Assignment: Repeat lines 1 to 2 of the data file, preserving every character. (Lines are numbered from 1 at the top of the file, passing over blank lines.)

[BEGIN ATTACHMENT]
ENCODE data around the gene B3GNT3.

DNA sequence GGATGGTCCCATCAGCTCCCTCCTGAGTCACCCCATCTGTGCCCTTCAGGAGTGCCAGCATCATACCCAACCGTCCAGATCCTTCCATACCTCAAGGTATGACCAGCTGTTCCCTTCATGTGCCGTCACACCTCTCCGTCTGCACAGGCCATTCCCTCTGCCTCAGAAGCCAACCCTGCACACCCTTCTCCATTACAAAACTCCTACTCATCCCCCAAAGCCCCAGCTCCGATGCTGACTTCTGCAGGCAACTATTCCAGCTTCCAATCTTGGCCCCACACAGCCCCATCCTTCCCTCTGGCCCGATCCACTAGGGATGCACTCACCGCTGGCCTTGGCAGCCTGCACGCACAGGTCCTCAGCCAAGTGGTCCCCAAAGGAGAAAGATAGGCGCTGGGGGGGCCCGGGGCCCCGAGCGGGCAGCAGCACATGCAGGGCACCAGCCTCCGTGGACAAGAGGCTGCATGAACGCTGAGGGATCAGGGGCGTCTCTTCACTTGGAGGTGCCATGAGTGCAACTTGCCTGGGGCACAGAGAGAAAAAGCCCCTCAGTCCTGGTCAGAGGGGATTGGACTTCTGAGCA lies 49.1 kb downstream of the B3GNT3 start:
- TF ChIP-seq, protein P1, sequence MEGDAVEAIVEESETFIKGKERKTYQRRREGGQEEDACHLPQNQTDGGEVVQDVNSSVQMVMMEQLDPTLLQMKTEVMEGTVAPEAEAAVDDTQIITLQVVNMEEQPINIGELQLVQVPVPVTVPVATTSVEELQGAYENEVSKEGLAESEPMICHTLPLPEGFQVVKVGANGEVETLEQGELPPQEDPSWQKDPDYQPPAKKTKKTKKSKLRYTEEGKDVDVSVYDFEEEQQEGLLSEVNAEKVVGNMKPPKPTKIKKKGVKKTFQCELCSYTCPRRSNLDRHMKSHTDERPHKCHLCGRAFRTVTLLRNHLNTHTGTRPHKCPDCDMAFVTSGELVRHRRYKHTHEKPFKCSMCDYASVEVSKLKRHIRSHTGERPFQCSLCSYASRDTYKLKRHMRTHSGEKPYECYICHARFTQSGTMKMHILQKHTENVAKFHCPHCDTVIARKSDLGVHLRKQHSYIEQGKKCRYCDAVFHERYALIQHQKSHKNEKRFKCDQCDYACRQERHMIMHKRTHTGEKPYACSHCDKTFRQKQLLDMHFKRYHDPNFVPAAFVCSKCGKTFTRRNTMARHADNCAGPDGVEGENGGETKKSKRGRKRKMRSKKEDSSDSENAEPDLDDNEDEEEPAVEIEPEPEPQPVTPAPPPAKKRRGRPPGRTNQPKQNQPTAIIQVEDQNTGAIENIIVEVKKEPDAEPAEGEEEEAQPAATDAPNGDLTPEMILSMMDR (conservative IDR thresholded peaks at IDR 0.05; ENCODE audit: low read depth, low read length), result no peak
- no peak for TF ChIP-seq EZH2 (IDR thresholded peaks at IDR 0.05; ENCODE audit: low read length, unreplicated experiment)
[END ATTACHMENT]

ENCODE data around the gene B3GNT3.

DNA sequence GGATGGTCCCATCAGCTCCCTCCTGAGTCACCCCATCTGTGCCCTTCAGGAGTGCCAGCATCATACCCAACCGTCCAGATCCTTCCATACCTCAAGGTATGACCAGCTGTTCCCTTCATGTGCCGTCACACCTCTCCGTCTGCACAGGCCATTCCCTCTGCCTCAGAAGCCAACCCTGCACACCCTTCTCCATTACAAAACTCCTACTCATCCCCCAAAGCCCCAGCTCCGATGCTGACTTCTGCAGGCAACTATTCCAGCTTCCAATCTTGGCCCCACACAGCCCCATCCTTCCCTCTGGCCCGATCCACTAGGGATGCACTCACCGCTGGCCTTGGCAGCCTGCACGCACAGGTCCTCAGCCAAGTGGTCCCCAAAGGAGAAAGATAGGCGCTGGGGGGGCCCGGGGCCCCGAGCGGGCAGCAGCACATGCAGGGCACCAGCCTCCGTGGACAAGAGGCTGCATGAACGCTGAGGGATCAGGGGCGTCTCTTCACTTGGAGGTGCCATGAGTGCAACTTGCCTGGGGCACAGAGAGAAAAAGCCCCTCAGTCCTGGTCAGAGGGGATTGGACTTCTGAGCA lies 49.1 kb downstream of the B3GNT3 start: